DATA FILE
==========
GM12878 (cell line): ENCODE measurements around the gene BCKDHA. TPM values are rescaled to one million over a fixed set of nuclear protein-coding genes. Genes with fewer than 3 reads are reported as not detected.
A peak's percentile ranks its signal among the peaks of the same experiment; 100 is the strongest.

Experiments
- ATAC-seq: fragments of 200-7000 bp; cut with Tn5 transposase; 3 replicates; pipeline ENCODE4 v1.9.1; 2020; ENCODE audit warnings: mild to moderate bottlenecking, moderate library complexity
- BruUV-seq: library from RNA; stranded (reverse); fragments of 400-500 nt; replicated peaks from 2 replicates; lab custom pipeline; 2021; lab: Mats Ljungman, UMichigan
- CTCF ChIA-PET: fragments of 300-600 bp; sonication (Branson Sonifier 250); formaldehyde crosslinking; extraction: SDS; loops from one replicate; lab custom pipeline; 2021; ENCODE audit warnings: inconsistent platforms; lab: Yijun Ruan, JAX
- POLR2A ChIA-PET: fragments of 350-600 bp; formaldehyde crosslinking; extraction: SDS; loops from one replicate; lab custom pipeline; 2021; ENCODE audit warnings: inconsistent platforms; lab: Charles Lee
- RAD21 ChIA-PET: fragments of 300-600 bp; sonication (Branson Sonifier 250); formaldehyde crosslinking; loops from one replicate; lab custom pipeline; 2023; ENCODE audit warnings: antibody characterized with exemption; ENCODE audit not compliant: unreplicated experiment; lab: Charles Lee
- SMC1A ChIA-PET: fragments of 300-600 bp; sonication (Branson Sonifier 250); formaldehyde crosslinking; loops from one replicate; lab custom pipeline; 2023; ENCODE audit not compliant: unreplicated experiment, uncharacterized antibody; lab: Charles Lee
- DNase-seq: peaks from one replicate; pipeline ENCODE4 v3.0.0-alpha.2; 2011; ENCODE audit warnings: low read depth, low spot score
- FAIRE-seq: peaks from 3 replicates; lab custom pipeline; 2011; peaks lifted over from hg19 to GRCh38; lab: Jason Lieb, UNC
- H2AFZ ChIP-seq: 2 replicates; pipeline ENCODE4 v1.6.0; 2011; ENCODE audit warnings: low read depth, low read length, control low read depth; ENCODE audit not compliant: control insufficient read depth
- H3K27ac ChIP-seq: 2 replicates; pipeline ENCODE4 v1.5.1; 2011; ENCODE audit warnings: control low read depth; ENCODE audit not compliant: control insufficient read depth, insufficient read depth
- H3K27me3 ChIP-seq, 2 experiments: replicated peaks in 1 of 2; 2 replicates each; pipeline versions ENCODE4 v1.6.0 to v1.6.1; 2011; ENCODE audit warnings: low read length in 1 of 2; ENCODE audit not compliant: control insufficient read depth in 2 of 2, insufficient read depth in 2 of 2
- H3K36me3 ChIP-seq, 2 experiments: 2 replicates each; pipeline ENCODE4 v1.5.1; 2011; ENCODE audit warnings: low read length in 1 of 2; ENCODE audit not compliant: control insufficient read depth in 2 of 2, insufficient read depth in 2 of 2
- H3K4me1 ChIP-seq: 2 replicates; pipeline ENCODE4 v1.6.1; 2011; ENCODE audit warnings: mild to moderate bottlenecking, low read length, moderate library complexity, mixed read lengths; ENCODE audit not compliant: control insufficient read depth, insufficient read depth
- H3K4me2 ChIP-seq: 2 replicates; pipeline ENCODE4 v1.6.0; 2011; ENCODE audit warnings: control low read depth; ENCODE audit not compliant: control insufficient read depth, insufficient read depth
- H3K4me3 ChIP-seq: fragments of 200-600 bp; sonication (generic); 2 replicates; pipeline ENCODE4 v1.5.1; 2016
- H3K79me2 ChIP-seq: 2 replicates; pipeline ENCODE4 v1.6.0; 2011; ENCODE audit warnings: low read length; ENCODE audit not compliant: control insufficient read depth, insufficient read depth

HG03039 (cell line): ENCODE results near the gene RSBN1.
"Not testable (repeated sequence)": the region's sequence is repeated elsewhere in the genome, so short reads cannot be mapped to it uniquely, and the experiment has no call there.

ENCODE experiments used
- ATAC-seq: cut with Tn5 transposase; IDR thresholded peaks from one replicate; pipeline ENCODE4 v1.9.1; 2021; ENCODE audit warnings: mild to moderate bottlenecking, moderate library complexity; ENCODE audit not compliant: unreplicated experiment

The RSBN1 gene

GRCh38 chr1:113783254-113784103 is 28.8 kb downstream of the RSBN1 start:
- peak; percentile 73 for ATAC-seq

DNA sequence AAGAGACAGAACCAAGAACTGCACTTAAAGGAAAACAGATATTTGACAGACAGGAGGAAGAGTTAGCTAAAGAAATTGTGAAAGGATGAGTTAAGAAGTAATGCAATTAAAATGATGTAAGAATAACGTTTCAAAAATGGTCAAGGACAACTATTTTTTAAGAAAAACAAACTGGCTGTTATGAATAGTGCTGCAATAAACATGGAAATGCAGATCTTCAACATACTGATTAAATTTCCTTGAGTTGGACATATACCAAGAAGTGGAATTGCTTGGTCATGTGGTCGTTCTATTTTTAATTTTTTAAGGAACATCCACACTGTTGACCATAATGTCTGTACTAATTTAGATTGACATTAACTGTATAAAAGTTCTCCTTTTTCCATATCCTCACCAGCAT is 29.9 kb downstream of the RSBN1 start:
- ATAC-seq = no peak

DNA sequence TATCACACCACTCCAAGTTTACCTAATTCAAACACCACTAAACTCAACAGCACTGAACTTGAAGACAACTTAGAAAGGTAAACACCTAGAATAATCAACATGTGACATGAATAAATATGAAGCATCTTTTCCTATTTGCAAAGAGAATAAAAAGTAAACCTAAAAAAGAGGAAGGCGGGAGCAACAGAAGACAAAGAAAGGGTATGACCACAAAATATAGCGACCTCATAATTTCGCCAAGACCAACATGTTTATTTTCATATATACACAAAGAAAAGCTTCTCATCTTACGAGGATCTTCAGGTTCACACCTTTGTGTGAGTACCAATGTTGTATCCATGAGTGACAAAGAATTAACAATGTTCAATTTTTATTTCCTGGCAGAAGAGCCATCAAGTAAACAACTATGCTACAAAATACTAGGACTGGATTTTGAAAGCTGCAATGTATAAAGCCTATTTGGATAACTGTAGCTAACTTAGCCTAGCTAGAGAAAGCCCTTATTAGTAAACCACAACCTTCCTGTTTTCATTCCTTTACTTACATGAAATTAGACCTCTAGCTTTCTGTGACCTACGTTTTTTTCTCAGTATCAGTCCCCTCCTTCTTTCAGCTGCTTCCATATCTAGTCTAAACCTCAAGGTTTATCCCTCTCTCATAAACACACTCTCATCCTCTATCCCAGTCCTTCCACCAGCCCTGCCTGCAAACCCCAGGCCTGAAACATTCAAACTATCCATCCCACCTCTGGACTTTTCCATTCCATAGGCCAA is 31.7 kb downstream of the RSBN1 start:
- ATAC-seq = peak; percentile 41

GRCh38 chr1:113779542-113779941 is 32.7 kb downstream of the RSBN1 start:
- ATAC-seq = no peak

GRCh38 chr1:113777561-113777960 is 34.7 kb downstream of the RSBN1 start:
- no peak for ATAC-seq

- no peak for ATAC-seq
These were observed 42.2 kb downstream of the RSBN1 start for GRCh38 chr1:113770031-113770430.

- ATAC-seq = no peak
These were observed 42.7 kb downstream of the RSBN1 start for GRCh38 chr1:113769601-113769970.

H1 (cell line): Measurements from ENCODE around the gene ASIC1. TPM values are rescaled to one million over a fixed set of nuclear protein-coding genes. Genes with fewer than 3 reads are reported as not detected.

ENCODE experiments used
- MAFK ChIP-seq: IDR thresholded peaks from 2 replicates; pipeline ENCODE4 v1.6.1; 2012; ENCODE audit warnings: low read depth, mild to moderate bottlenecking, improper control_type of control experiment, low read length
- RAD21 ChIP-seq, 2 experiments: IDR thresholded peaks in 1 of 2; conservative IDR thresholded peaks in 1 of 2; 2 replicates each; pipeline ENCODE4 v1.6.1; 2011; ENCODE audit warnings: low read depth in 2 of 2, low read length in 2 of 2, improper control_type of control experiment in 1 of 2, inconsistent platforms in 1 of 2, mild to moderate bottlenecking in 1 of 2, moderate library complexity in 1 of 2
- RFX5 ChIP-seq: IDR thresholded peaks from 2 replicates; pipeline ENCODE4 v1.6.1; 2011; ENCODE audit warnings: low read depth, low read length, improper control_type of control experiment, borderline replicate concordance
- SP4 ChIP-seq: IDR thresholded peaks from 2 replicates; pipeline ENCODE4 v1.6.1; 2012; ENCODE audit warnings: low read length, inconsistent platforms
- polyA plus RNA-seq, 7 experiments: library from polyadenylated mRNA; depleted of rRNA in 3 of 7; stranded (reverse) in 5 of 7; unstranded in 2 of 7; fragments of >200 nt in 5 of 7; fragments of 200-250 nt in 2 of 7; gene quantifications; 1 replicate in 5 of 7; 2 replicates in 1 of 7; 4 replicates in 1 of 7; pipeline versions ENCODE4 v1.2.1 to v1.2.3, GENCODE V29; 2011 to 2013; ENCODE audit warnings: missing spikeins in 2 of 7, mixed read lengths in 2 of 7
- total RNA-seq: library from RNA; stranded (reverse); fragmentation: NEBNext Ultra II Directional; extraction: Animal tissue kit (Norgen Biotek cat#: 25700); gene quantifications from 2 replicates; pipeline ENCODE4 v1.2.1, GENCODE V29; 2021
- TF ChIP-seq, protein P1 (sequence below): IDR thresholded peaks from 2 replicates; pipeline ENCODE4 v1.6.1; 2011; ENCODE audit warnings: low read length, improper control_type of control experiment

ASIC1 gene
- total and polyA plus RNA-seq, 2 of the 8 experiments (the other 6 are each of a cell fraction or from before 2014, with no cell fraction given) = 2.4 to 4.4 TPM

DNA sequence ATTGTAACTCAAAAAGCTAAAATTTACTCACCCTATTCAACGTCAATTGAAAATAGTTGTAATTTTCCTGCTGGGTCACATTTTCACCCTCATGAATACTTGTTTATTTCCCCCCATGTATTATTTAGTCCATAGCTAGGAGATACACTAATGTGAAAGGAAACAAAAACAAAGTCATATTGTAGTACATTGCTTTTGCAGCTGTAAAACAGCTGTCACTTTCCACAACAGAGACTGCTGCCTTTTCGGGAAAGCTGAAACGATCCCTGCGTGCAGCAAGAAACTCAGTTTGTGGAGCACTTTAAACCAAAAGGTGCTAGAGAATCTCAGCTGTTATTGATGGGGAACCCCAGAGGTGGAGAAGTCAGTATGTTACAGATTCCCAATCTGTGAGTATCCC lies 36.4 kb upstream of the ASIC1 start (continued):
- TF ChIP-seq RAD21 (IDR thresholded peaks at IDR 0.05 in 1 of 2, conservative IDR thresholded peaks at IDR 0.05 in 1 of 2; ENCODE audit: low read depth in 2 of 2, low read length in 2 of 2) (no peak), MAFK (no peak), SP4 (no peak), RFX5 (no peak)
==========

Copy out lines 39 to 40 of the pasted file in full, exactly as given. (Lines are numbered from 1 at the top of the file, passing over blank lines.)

H1 (cell line): Measurements from ENCODE around the gene ASIC1. TPM values are rescaled to one million over a fixed set of nuclear protein-coding genes. Genes with fewer than 3 reads are reported as not detected.

ENCODE experiments used